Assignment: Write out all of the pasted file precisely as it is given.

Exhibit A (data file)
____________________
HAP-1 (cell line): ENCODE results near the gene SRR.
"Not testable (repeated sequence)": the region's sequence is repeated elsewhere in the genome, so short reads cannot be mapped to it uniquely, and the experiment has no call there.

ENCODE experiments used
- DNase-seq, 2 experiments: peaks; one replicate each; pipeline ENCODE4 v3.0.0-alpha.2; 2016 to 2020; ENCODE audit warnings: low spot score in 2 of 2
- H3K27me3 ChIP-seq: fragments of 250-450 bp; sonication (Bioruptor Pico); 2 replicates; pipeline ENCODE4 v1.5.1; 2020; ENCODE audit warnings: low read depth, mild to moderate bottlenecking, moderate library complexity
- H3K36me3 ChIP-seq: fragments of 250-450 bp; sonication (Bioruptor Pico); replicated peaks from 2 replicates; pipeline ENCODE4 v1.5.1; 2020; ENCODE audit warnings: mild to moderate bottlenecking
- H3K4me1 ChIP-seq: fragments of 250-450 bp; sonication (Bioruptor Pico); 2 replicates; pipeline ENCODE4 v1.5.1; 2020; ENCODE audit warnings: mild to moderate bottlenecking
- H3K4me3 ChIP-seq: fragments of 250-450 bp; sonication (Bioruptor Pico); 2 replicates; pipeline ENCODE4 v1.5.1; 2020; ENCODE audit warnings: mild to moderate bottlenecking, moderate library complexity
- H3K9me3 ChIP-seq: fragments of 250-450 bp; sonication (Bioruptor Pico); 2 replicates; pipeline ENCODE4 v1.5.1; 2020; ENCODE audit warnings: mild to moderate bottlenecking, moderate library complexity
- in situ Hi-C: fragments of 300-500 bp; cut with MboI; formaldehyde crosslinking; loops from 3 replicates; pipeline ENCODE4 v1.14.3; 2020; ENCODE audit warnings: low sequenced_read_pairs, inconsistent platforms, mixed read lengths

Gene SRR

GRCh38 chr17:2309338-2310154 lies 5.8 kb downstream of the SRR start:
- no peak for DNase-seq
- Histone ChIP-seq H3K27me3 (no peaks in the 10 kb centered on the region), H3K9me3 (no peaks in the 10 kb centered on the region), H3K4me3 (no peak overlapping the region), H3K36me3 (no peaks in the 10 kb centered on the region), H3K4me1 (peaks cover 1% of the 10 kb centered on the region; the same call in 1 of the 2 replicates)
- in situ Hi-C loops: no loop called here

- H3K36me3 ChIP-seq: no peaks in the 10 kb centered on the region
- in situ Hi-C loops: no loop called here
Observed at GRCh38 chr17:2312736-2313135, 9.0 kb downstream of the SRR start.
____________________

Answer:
HAP-1 (cell line): ENCODE results near the gene SRR.
"Not testable (repeated sequence)": the region's sequence is repeated elsewhere in the genome, so short reads cannot be mapped to it uniquely, and the experiment has no call there.

ENCODE experiments used
- DNase-seq, 2 experiments: peaks; one replicate each; pipeline ENCODE4 v3.0.0-alpha.2; 2016 to 2020; ENCODE audit warnings: low spot score in 2 of 2
- H3K27me3 ChIP-seq: fragments of 250-450 bp; sonication (Bioruptor Pico); 2 replicates; pipeline ENCODE4 v1.5.1; 2020; ENCODE audit warnings: low read depth, mild to moderate bottlenecking, moderate library complexity
- H3K36me3 ChIP-seq: fragments of 250-450 bp; sonication (Bioruptor Pico); replicated peaks from 2 replicates; pipeline ENCODE4 v1.5.1; 2020; ENCODE audit warnings: mild to moderate bottlenecking
- H3K4me1 ChIP-seq: fragments of 250-450 bp; sonication (Bioruptor Pico); 2 replicates; pipeline ENCODE4 v1.5.1; 2020; ENCODE audit warnings: mild to moderate bottlenecking
- H3K4me3 ChIP-seq: fragments of 250-450 bp; sonication (Bioruptor Pico); 2 replicates; pipeline ENCODE4 v1.5.1; 2020; ENCODE audit warnings: mild to moderate bottlenecking, moderate library complexity
- H3K9me3 ChIP-seq: fragments of 250-450 bp; sonication (Bioruptor Pico); 2 replicates; pipeline ENCODE4 v1.5.1; 2020; ENCODE audit warnings: mild to moderate bottlenecking, moderate library complexity
- in situ Hi-C: fragments of 300-500 bp; cut with MboI; formaldehyde crosslinking; loops from 3 replicates; pipeline ENCODE4 v1.14.3; 2020; ENCODE audit warnings: low sequenced_read_pairs, inconsistent platforms, mixed read lengths

Gene SRR

GRCh38 chr17:2309338-2310154 lies 5.8 kb downstream of the SRR start:
- no peak for DNase-seq
- Histone ChIP-seq H3K27me3 (no peaks in the 10 kb centered on the region), H3K9me3 (no peaks in the 10 kb centered on the region), H3K4me3 (no peak overlapping the region), H3K36me3 (no peaks in the 10 kb centered on the region), H3K4me1 (peaks cover 1% of the 10 kb centered on the region; the same call in 1 of the 2 replicates)
- in situ Hi-C loops: no loop called here

- H3K36me3 ChIP-seq: no peaks in the 10 kb centered on the region
- in situ Hi-C loops: no loop called here
Observed at GRCh38 chr17:2312736-2313135, 9.0 kb downstream of the SRR start.